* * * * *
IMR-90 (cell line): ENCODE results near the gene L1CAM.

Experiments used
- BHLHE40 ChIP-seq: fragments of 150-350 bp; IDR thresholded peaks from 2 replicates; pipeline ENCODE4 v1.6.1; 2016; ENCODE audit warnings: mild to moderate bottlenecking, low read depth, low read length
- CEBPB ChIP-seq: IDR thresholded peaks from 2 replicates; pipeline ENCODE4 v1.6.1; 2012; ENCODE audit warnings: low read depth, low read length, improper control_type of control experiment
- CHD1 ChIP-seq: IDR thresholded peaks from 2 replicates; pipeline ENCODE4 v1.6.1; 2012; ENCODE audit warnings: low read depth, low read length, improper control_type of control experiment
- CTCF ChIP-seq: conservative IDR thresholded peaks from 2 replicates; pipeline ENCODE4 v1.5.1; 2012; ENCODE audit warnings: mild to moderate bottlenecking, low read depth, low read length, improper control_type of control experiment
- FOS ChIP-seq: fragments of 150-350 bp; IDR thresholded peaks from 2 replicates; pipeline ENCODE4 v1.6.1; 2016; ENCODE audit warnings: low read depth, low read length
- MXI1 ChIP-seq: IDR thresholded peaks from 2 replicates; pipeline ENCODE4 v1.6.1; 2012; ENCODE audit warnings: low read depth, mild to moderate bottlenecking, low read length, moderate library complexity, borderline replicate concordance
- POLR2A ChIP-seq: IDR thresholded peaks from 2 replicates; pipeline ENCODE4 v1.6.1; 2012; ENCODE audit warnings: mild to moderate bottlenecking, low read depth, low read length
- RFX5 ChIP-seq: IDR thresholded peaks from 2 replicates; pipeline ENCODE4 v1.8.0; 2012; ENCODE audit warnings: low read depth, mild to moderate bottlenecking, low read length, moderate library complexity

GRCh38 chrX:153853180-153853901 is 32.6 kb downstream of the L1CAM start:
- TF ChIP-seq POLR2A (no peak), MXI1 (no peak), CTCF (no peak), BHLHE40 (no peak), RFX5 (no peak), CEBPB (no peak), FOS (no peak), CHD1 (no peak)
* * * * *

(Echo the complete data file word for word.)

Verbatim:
IMR-90 (cell line): ENCODE results near the gene L1CAM.

Experiments used
- BHLHE40 ChIP-seq: fragments of 150-350 bp; IDR thresholded peaks from 2 replicates; pipeline ENCODE4 v1.6.1; 2016; ENCODE audit warnings: mild to moderate bottlenecking, low read depth, low read length
- CEBPB ChIP-seq: IDR thresholded peaks from 2 replicates; pipeline ENCODE4 v1.6.1; 2012; ENCODE audit warnings: low read depth, low read length, improper control_type of control experiment
- CHD1 ChIP-seq: IDR thresholded peaks from 2 replicates; pipeline ENCODE4 v1.6.1; 2012; ENCODE audit warnings: low read depth, low read length, improper control_type of control experiment
- CTCF ChIP-seq: conservative IDR thresholded peaks from 2 replicates; pipeline ENCODE4 v1.5.1; 2012; ENCODE audit warnings: mild to moderate bottlenecking, low read depth, low read length, improper control_type of control experiment
- FOS ChIP-seq: fragments of 150-350 bp; IDR thresholded peaks from 2 replicates; pipeline ENCODE4 v1.6.1; 2016; ENCODE audit warnings: low read depth, low read length
- MXI1 ChIP-seq: IDR thresholded peaks from 2 replicates; pipeline ENCODE4 v1.6.1; 2012; ENCODE audit warnings: low read depth, mild to moderate bottlenecking, low read length, moderate library complexity, borderline replicate concordance
- POLR2A ChIP-seq: IDR thresholded peaks from 2 replicates; pipeline ENCODE4 v1.6.1; 2012; ENCODE audit warnings: mild to moderate bottlenecking, low read depth, low read length
- RFX5 ChIP-seq: IDR thresholded peaks from 2 replicates; pipeline ENCODE4 v1.8.0; 2012; ENCODE audit warnings: low read depth, mild to moderate bottlenecking, low read length, moderate library complexity

GRCh38 chrX:153853180-153853901 is 32.6 kb downstream of the L1CAM start:
- TF ChIP-seq POLR2A (no peak), MXI1 (no peak), CTCF (no peak), BHLHE40 (no peak), RFX5 (no peak), CEBPB (no peak), FOS (no peak), CHD1 (no peak)